Inconsistent information between an organization’s corporate social responsibility (CSR) commitments and perceived CSR (in-)action is a big challenge for organizations because this is typically associated with perceptions of corporate hypocrisy and related negative stakeholder reactions. In this regard, Ramona will present a recently published Journal of Business Ethics publication, co-authored with Christian Voegtlin. In contrast to the prevailing corporate hypocrisy literature the article argues that inconsistent CSR information does not always correspond to perceptions of corporate hypocrisy; rather, responses depend on individual predispositions in processing CSR-related information. The results of the three studies show that individuals who symbolize - i.e., display - their moral identity to the public more than they internalize moral values react less negatively to inconsistent CSR information. Furthermore, this effect is amplified for extraverted but weakened for neurotic individuals. The article’s main contribution is to the corporate hypocrisy literature by providing insight into how individual predispositions matter in hypocrisy perceptions and the related individual-level positive or negative reactions to organizations.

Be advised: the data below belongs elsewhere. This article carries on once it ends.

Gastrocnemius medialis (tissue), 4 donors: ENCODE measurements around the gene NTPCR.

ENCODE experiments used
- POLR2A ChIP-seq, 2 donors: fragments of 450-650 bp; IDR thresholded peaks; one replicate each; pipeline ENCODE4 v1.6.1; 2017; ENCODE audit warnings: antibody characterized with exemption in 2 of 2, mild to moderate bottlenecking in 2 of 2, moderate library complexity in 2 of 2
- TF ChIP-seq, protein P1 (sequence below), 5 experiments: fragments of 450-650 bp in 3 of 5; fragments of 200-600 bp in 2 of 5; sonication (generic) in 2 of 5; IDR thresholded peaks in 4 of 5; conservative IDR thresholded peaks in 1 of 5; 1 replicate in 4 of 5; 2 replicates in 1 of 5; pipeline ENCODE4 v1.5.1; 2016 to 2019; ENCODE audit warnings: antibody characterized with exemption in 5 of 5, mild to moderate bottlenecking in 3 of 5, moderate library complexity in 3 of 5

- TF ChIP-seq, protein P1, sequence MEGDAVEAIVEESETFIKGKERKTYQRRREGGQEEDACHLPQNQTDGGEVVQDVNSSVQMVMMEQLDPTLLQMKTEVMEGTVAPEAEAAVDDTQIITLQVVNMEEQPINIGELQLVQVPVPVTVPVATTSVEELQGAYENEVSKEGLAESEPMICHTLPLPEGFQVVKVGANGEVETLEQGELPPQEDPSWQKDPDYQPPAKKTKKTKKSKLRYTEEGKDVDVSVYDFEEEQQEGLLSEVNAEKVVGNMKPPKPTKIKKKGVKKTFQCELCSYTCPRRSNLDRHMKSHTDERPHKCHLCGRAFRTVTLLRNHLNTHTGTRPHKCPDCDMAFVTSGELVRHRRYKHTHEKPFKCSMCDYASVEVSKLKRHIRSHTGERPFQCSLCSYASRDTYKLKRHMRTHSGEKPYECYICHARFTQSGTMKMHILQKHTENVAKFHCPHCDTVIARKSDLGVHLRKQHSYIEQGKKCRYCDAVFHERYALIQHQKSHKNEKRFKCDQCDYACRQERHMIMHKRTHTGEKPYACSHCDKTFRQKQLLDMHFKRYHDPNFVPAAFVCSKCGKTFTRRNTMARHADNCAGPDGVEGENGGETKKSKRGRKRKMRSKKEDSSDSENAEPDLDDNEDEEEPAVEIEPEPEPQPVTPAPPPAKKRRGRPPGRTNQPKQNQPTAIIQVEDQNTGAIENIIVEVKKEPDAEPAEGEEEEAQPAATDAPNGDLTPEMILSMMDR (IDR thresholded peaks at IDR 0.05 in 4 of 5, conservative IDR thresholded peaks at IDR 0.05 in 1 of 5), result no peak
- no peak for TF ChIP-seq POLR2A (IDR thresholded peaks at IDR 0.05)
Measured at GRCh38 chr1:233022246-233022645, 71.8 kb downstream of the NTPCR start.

Previous Events

Dr. Christian Stutz: "History as a methodology for business studies: A brief introduction and a Swiss case example"

Lecturer: Dr. Christian Stutz
Theme: "History as a methodology for business studies: A brief introduction and a Swiss case example"
Date: Thursday, 01 December 2022
Time: 12.00 pm - 01.00 pm
Location: SI O4.04

In recent years, "history" has been established as a new approach and methodology in Organization Studies and has slowly gained a foothold in other disciplines, such as Business Ethics (Stutz & Sachs, 2018; Stutz, 2021; Phillips, Schrempf-Stirling, & Stutz, 2020; 2022). The increasing relevance attributed to questions of history is also shown by recent calls for papers for special issues in the International Business discipline, including for the Journal of International Business Studies and Journal of Management Studies.